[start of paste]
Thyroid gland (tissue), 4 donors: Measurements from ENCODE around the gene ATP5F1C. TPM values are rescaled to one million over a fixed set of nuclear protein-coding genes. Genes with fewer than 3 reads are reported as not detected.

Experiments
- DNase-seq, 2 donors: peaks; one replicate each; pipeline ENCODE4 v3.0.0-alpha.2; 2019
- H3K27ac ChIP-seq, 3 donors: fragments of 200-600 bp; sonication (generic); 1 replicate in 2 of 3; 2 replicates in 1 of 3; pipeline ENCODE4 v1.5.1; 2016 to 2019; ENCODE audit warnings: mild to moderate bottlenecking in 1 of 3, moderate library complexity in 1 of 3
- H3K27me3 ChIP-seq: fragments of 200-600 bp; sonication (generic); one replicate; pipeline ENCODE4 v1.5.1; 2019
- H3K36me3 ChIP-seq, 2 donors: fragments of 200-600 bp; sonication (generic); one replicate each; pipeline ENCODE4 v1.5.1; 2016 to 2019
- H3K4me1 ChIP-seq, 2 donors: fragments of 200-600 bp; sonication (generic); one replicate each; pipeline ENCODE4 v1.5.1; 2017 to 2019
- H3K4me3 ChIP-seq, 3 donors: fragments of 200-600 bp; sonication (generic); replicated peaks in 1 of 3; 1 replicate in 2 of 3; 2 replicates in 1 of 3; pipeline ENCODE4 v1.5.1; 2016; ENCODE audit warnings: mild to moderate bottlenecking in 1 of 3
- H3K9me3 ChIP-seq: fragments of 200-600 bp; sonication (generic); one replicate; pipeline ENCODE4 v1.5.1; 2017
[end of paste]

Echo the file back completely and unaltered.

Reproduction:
Thyroid gland (tissue), 4 donors: Measurements from ENCODE around the gene ATP5F1C. TPM values are rescaled to one million over a fixed set of nuclear protein-coding genes. Genes with fewer than 3 reads are reported as not detected.

Experiments
- DNase-seq, 2 donors: peaks; one replicate each; pipeline ENCODE4 v3.0.0-alpha.2; 2019
- H3K27ac ChIP-seq, 3 donors: fragments of 200-600 bp; sonication (generic); 1 replicate in 2 of 3; 2 replicates in 1 of 3; pipeline ENCODE4 v1.5.1; 2016 to 2019; ENCODE audit warnings: mild to moderate bottlenecking in 1 of 3, moderate library complexity in 1 of 3
- H3K27me3 ChIP-seq: fragments of 200-600 bp; sonication (generic); one replicate; pipeline ENCODE4 v1.5.1; 2019
- H3K36me3 ChIP-seq, 2 donors: fragments of 200-600 bp; sonication (generic); one replicate each; pipeline ENCODE4 v1.5.1; 2016 to 2019
- H3K4me1 ChIP-seq, 2 donors: fragments of 200-600 bp; sonication (generic); one replicate each; pipeline ENCODE4 v1.5.1; 2017 to 2019
- H3K4me3 ChIP-seq, 3 donors: fragments of 200-600 bp; sonication (generic); replicated peaks in 1 of 3; 1 replicate in 2 of 3; 2 replicates in 1 of 3; pipeline ENCODE4 v1.5.1; 2016; ENCODE audit warnings: mild to moderate bottlenecking in 1 of 3
- H3K9me3 ChIP-seq: fragments of 200-600 bp; sonication (generic); one replicate; pipeline ENCODE4 v1.5.1; 2017